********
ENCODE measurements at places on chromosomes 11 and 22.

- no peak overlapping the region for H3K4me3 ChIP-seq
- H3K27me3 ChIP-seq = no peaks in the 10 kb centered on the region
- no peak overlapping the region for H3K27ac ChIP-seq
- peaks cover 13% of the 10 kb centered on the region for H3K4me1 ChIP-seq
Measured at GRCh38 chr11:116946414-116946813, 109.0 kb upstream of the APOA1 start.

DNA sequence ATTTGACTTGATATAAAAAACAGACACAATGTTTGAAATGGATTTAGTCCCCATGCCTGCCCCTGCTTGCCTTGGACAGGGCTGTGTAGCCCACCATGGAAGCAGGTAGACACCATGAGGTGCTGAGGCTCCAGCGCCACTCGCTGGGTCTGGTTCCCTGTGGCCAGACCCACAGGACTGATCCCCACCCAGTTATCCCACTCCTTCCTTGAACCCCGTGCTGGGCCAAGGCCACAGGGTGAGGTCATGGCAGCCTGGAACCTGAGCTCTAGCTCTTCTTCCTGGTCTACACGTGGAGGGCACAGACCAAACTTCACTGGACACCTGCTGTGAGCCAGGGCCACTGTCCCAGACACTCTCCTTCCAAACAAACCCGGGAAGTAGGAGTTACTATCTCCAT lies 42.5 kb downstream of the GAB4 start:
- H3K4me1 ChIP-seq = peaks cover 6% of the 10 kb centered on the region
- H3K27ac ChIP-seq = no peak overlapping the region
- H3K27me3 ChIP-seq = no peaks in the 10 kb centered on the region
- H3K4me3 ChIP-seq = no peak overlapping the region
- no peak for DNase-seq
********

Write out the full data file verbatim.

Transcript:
ENCODE measurements at places on chromosomes 11 and 22.

- no peak overlapping the region for H3K4me3 ChIP-seq
- H3K27me3 ChIP-seq = no peaks in the 10 kb centered on the region
- no peak overlapping the region for H3K27ac ChIP-seq
- peaks cover 13% of the 10 kb centered on the region for H3K4me1 ChIP-seq
Measured at GRCh38 chr11:116946414-116946813, 109.0 kb upstream of the APOA1 start.

DNA sequence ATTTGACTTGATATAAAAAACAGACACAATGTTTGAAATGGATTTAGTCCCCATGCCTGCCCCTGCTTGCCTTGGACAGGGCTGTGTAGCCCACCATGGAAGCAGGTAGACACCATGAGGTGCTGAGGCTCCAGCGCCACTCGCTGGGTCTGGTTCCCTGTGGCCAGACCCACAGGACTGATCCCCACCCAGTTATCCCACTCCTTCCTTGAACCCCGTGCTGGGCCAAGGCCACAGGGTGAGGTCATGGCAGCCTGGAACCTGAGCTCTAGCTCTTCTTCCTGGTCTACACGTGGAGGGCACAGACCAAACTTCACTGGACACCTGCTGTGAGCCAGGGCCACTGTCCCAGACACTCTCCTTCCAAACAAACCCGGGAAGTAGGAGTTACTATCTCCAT lies 42.5 kb downstream of the GAB4 start:
- H3K4me1 ChIP-seq = peaks cover 6% of the 10 kb centered on the region
- H3K27ac ChIP-seq = no peak overlapping the region
- H3K27me3 ChIP-seq = no peaks in the 10 kb centered on the region
- H3K4me3 ChIP-seq = no peak overlapping the region
- no peak for DNase-seq